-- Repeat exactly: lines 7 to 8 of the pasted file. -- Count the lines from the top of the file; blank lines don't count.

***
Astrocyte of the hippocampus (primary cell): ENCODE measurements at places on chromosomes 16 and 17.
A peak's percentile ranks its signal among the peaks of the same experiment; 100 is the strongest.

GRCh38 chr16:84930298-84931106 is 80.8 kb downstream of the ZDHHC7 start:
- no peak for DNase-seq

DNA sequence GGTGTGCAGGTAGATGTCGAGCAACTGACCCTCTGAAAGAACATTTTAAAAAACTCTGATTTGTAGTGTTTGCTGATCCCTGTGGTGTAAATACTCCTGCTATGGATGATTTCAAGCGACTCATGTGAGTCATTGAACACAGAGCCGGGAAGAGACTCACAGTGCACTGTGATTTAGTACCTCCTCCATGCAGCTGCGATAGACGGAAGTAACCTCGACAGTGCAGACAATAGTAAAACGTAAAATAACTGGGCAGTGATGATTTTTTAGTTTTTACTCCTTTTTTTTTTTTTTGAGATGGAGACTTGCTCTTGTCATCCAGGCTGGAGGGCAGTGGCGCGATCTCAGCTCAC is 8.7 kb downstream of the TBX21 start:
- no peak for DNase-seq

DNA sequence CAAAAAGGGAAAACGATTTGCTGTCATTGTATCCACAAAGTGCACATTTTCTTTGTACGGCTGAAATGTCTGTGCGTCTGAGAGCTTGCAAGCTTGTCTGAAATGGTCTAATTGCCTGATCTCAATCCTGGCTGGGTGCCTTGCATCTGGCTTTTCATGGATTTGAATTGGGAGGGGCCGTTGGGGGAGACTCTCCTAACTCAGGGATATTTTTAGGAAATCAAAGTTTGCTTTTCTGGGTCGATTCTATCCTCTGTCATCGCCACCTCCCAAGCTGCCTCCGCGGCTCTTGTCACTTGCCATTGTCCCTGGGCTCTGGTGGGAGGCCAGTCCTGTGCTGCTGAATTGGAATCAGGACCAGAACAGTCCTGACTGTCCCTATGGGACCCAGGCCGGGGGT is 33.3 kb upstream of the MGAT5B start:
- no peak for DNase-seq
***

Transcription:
DNA sequence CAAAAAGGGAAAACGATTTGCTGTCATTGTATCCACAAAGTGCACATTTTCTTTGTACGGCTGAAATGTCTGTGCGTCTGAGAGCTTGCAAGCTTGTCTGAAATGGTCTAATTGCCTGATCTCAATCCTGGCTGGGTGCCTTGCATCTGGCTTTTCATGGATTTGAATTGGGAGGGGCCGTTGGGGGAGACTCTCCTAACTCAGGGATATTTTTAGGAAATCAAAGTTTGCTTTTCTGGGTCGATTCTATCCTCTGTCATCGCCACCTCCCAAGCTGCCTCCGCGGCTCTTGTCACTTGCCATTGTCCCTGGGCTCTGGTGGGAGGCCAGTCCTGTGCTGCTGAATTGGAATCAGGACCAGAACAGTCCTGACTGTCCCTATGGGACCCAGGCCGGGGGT is 33.3 kb upstream of the MGAT5B start:
- no peak for DNase-seq